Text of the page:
Supply Chain Transparency Is the Future of Sustainable Fashion


The fusion of technology and eco-conscious intentions is charting a massive leap towards a more sustainable future. Eco-friendly initiatives are implemented in almost every industry, and the apparel industry isn’t falling behind.

Although it has long been criticised for its detrimental environmental impact, the industry is embracing advancements to contribute to a better future. We’re seeing not only state-of-the-art garments being created but also the positive change that’s happening grassroots – in the supply chain.

Here is how businesses are increasing transparency and traceability through supply chain digitisation and leading the apparel industry to sustainability.

Digitisation providing transparency

Gen Z and millennials are today’s prime shoppers, leading sustainable consumption forwards. According to “The State of Consumer Spending: Gen Z Shoppers Demand Sustainable Retail” 2019 report, 62% of Gen Z and millennials alike prefer to buy from sustainable brands.

But it’s not just sustainability that is a priority for Gen Z. Authenticity and brand transparency are also driving factors, more so than for the older generations. According to the MIT Sloan School of Management, consumers would pay 2% to 10% more for goods from sources with transparent and sustainable supply chains.

The best way to cater to those generations is through communicating supply chain transparency and sustainability. That’s where technology comes to play. Many apparel companies are adopting product lifecycle management (PLM) software integration to leverage real-time data to deliver traceability for all stakeholders across a global network.

An in-house electronic workbook is a digital tool for everyone today. Manufacturers, brands, and consumers can now verify where, how, and by whom a product was made. PLM software records and digitises the whole production process from the raw material through the supply chain to the finished garment.

Ann Dowdeswell, Sales and Marketing Director of the leading work uniform supplier Jermyn Street Design, commented: “Digitisation of the supply chain makes the carbon footprint generated through the production and distribution of a garment transparent for all to see. That’s what the brands and consumers of today are concerned about.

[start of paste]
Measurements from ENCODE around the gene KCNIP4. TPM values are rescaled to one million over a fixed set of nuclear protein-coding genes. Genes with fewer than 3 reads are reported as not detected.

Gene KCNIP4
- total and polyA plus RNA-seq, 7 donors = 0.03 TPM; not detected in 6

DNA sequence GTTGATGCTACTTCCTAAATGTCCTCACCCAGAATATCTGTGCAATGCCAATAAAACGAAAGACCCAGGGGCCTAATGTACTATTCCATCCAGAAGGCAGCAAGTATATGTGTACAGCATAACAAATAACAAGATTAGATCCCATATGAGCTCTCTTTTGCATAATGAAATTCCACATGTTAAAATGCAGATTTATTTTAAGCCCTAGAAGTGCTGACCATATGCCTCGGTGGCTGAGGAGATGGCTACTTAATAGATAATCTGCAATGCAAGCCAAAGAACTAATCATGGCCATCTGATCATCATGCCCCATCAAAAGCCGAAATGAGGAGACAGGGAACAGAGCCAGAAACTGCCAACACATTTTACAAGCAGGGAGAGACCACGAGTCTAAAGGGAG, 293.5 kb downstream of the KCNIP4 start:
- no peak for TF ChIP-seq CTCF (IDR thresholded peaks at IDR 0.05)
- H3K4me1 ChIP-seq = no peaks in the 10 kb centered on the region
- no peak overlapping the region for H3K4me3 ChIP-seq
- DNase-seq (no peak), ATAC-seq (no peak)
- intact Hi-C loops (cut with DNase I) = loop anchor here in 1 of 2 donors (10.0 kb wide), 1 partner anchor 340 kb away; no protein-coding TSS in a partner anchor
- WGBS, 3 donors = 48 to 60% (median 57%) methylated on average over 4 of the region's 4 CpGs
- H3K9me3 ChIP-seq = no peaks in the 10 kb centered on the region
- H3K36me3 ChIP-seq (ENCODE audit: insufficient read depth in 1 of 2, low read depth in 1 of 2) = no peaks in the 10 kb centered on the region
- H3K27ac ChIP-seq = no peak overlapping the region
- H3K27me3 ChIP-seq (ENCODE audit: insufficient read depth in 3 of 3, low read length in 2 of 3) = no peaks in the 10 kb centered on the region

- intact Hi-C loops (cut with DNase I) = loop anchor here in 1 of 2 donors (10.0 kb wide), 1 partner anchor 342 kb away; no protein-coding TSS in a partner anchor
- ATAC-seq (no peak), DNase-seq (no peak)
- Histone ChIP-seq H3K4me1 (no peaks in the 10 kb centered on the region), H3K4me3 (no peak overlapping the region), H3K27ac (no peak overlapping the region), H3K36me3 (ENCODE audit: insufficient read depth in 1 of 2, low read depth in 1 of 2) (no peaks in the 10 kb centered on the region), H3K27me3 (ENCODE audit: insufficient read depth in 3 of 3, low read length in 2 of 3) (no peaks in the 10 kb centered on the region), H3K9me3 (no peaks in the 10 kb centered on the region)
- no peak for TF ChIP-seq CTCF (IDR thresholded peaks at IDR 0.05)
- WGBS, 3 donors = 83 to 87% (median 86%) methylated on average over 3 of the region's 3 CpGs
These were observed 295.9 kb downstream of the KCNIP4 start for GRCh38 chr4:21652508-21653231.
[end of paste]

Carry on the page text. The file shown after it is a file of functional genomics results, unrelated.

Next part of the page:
“When the end user’s values align with those of the manufacturer and distributor, we can move towards a more sustainable and ethical apparel industry, where product quality and durability, fair working practices, and environmental protection are at the forefront.”

Supply chain story time with QR codes

Supply chain transparency can be communicated to the consumers through QR codes. Printed on garments’ care labels, they contain information about the entire supply chain, including the garments’ origin and journey from field to store. Think of it as the garments’ digital passport.

According to Sara Swenson, Global Senior Manager Sustainability at Avery Dennison, a materials science and manufacturing company, “technology is probably going to be the easiest way to create data to show that brands are making more sustainable actions, that they are not just greenwashing their sustainability progress.”

Additionally, many fashion brands realise the many opportunities a QR code has. They include information about the sustainable aspect of the garment. This includes advice on conscious garment care to ensure its longevity, how to recycle, the benefits of high-quality garments, and how to brand authenticate them.

Swenson added that while “labels are by no means the solution that is going to solve everything in the apparel supply chain, it is the place that most people go to find more information on their environment.”

The future of the fashion industry has not only sustainability at its core but also sees the consumers as integral to the supply chain. We’re heading towards a connected production experience defined by transparency, trust, and traceability.


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